The problem of reconstructing or estimating partially observed or
sampled signals is animportant one that finds application
in many areas of signal processing and communications. Traditional
acquisition and reconstruction approaches are heavily influences by
classical Shannon sampling theory which gives an exact sampling
and interpolation formula for bandlimited signals. Recently, the
emerging theory of sparse sampling has challenged the way
we think about signal acquisition and has demonstrated that, by
using more sophisticated signal models, it is possible to break away
from the need to sample signals at the Nyquist rate.
The insight that
sub-Nyquist sampling can, under some circumstances, allow perfect
reconstruction is revolutionizing signal processing, communications
and inverse problems.
ubiquity of the sampling process, the implications of these new
research developments are far reaching.
This project is based on the applicant's recent work on the sampling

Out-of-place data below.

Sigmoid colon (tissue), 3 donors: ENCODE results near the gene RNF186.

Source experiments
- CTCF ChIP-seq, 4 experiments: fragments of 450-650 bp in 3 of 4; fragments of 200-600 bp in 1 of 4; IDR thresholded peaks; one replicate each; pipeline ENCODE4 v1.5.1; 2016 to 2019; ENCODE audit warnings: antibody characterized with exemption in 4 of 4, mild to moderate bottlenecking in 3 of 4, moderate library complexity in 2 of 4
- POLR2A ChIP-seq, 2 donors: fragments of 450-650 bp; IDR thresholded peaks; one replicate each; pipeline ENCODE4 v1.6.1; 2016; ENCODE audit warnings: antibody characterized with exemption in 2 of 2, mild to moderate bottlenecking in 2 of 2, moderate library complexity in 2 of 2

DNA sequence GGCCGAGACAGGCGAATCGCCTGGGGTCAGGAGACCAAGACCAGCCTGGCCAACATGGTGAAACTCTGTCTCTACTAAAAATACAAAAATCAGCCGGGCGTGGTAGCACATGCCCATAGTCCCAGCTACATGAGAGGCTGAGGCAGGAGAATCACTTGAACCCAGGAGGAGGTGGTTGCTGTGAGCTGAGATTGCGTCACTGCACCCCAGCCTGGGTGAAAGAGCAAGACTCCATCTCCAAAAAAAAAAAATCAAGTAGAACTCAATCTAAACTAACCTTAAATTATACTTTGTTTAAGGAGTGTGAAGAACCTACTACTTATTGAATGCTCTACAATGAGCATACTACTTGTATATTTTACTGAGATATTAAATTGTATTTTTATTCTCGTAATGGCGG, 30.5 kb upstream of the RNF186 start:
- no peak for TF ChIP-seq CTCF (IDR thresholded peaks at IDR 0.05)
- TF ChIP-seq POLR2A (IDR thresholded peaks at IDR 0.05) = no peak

of sparse continuous-time signals and aims to extend the existing theory to include more
general signal models that are closer to the physical
characteristics of real data, to explore new domains where sparsity
and sampling can be effectively used and to provide a set
of new fast algorithms with clear and predictable performance.
part of this work, he will also consider timely important problems
such as the localization of diffusive sources in sensor networks and
the analysis of neuronal signals of the brain. He will, for the
first time, pose these as sparse sampling problems and in this way
he expects to develop technologies with a step change in
Field of science
- /engineering and technology/electrical engineering, electronic engineering, information engineering/electronic engineering/signal processing/compressed sensing
- /engineering and technology/electrical engineering, electronic engineering, information engineering/electronic engineering/sensors/smart sensors
Call for proposal
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